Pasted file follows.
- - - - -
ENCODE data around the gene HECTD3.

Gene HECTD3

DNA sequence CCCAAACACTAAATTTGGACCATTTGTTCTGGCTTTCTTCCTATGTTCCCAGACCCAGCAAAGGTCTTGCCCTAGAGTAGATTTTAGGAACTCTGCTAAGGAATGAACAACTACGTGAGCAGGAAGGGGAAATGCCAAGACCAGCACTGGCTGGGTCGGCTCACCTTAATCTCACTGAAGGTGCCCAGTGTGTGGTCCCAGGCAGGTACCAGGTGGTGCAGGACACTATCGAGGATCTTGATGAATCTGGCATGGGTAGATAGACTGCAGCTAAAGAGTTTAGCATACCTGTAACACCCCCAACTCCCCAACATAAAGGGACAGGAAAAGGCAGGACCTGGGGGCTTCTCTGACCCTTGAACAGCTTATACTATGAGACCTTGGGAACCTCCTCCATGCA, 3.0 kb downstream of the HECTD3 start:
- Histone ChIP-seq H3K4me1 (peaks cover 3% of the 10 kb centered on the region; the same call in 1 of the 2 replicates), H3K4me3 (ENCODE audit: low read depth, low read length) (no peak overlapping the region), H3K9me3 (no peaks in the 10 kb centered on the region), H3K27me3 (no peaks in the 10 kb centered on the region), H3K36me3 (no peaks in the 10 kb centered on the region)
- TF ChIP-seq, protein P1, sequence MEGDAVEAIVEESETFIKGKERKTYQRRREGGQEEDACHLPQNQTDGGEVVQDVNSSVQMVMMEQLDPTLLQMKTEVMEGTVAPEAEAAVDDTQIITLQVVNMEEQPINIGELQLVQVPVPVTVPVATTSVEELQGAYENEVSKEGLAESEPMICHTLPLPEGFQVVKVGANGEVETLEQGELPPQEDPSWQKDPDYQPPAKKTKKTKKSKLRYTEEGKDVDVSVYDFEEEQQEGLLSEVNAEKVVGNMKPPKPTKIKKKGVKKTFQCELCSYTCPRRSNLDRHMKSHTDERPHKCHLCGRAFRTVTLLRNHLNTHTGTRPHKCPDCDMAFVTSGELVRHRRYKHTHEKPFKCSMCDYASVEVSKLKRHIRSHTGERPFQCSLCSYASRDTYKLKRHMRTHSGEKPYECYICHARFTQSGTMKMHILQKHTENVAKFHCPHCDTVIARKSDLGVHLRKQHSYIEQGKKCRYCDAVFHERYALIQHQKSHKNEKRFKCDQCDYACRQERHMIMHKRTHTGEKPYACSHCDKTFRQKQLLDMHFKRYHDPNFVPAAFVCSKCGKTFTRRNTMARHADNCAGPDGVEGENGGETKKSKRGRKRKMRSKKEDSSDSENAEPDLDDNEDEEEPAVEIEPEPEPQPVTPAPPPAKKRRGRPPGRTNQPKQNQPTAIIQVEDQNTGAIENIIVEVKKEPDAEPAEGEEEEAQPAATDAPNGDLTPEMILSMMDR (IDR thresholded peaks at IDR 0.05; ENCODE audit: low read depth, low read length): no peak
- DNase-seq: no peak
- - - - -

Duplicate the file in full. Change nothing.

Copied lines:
ENCODE data around the gene HECTD3.

Gene HECTD3

DNA sequence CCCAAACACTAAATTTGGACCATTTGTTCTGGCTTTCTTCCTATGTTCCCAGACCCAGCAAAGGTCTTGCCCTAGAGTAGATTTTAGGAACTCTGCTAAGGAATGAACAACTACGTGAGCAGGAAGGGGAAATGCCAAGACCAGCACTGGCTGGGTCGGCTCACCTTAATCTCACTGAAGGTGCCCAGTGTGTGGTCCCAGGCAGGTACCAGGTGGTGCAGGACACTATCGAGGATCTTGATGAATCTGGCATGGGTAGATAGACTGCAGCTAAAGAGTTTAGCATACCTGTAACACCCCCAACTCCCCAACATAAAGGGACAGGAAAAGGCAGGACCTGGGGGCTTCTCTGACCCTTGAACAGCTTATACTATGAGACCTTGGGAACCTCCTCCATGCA, 3.0 kb downstream of the HECTD3 start:
- Histone ChIP-seq H3K4me1 (peaks cover 3% of the 10 kb centered on the region; the same call in 1 of the 2 replicates), H3K4me3 (ENCODE audit: low read depth, low read length) (no peak overlapping the region), H3K9me3 (no peaks in the 10 kb centered on the region), H3K27me3 (no peaks in the 10 kb centered on the region), H3K36me3 (no peaks in the 10 kb centered on the region)
- TF ChIP-seq, protein P1, sequence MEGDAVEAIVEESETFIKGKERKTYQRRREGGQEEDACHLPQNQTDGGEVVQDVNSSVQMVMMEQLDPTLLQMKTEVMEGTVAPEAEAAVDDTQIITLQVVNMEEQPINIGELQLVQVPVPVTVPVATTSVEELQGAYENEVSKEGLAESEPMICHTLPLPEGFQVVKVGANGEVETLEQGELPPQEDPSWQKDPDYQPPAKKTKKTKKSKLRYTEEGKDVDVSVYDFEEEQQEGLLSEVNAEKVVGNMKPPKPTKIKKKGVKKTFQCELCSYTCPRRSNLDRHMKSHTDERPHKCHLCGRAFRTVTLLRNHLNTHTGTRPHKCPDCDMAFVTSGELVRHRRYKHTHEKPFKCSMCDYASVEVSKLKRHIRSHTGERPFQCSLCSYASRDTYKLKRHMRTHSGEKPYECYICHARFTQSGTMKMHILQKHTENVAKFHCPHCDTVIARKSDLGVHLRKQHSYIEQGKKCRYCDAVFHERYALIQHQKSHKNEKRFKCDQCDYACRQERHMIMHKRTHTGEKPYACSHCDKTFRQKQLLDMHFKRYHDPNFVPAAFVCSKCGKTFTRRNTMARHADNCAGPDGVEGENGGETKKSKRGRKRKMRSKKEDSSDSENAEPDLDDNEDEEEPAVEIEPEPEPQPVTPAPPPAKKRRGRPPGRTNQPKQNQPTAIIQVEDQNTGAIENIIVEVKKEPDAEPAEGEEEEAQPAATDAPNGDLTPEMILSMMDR (IDR thresholded peaks at IDR 0.05; ENCODE audit: low read depth, low read length): no peak
- DNase-seq: no peak